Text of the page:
"Luxury and Kitsch,” an essay accompanying William Powhida’s “After the Contemporary” at the Aldrich Museum, published by The Stolbun Collection, March 2017.
"Ars Jupiter Calling," a piece of humorous illustrated fiction due out in the inaugural issue of Unbag, March 2017.
“Dear David: An Exchange,” republished in “Social Medium: Artists Writing, 2000–2015,” Paper Monument/N+1, November 2016.
"Fred Greenberg: Hell's Therapist," a piece of illustrated fiction in Issue 7 of Third Rail Quarterly. Click[HERE] for a PDF.
Piece on James Esber in the context of figurative painting in the Fall issue of Bomb Magazine, September 2016.
"The Cloud Come Down to Earth," an essay on Florian Meisenberg's work and digital media more broadly, published by Wentrup Gallery, September 2016.
Review of "Frank Stella: a Retrospective" out in issue 177 of Frieze.
"12 X 12 X 12," Black Ball Projects, Brooklyn, December 12 - February 2, 2016.
|Peter Rostovsky is a Russian-born artist who works in a variety of disciplines that include painting, sculpture and installation. Known for his atmospheric paintings that explore the sublime in the everyday, he is equally committed to conceptual and collaborative work. Rostovsky’s many diverse projects attempt to bridge the gap between painting and conceptual art while remaining attentive to painting’s material and discursive history and especially to its encounter with new technologies. His work has been shown widely both in the United States and abroad and has been exhibited at such venues as The Walker Art Center, MCA San Diego, The New Orleans Museum of Art, PS1/MOMA, Artpace, The Santa Monica Museum of Art, the ICA in Philadelphia, the Blanton Museum of Art, S.M.A.K. Museum, and a host of private galleries. In addition to his studio practice and writing, he also teaches in a number of art schools that have included MICA, UArts, The Cooper Union, NYU, Lesley University and Parsons New School.|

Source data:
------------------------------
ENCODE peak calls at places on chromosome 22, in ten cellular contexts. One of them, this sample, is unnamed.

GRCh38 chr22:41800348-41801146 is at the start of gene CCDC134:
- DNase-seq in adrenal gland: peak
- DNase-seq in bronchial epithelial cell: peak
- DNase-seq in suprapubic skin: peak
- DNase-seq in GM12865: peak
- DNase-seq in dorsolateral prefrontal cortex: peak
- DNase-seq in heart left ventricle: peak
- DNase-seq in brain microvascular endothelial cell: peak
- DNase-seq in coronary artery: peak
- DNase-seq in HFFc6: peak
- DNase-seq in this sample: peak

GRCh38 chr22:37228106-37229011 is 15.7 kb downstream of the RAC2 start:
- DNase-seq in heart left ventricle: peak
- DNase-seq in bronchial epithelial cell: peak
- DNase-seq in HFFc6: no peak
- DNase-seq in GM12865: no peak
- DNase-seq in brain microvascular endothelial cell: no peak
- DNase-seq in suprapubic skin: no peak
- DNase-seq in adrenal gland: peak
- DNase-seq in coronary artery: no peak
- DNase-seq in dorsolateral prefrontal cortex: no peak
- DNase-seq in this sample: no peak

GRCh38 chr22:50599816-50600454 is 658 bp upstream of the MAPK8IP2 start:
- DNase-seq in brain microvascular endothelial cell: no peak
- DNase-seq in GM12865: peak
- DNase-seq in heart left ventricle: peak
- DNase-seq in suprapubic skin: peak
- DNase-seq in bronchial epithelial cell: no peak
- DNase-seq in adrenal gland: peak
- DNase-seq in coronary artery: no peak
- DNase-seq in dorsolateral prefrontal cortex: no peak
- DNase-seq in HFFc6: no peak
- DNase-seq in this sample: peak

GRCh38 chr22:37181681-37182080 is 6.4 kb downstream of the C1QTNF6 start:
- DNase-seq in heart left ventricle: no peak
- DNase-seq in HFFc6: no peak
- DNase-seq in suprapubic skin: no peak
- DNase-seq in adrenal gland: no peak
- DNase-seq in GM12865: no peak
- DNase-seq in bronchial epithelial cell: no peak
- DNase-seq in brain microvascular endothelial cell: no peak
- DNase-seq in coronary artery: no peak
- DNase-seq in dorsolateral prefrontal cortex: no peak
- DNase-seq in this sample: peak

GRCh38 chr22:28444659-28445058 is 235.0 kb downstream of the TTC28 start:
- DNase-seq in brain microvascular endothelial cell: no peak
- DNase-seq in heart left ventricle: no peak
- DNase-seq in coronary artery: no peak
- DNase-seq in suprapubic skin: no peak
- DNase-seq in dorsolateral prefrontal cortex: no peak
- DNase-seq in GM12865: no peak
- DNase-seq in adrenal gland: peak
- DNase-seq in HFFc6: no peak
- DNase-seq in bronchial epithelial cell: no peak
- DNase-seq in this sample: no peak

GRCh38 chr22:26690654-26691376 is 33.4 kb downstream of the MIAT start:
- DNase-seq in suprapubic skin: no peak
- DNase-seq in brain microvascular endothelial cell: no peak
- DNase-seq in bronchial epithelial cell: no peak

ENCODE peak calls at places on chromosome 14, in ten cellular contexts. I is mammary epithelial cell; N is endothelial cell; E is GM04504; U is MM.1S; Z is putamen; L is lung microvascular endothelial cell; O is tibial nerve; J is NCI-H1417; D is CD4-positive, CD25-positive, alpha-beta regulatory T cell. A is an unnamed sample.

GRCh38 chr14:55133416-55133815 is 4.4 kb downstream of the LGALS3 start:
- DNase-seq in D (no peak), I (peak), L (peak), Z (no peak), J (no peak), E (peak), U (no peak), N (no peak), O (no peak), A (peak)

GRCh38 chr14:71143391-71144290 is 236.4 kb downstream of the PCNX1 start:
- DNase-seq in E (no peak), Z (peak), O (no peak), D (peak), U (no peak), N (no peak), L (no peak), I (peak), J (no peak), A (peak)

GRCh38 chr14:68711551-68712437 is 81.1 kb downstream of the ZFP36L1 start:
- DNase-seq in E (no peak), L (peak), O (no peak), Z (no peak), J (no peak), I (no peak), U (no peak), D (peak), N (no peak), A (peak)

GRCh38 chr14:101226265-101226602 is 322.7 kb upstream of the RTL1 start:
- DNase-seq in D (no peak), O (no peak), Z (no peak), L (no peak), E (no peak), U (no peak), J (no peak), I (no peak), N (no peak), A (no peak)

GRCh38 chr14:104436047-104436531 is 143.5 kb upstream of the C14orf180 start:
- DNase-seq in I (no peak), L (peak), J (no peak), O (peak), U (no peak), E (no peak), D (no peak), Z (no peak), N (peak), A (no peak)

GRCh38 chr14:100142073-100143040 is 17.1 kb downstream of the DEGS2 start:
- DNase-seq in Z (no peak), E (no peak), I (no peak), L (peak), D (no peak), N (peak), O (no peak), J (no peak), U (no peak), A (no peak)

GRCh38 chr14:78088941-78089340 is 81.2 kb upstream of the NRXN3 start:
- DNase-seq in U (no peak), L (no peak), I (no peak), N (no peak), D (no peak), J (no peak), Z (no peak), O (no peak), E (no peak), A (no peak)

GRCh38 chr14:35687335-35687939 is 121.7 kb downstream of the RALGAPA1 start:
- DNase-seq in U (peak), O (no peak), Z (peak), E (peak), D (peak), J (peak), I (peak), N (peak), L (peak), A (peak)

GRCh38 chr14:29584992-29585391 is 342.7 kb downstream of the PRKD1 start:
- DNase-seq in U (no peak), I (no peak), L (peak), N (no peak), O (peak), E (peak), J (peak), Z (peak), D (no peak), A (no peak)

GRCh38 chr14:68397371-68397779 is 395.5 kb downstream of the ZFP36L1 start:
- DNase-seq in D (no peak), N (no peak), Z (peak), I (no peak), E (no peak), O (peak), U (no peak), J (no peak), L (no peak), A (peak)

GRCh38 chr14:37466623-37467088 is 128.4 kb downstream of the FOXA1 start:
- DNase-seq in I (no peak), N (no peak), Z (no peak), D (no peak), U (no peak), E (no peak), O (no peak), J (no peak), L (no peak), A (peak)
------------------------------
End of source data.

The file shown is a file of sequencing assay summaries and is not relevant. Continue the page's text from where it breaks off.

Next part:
Many of my writings are under the heteronym David Geers. This separation allows for a mode of inquiry that is distinct from my artistic practice and pushes the latter into new areas of thought and production. As a persona and writerly vehicle, Geers's voice is as different from mine as Mark Twain's was from that of Samuel Clemens. Rather than seeking some future reconciliation (of the familiar artist-as-writer self-advocacy), they are meant to stand in a productive tension, each interrogating and testing the assumptions of the other. Please find these and other writings atspinninggeers.tumblr.com.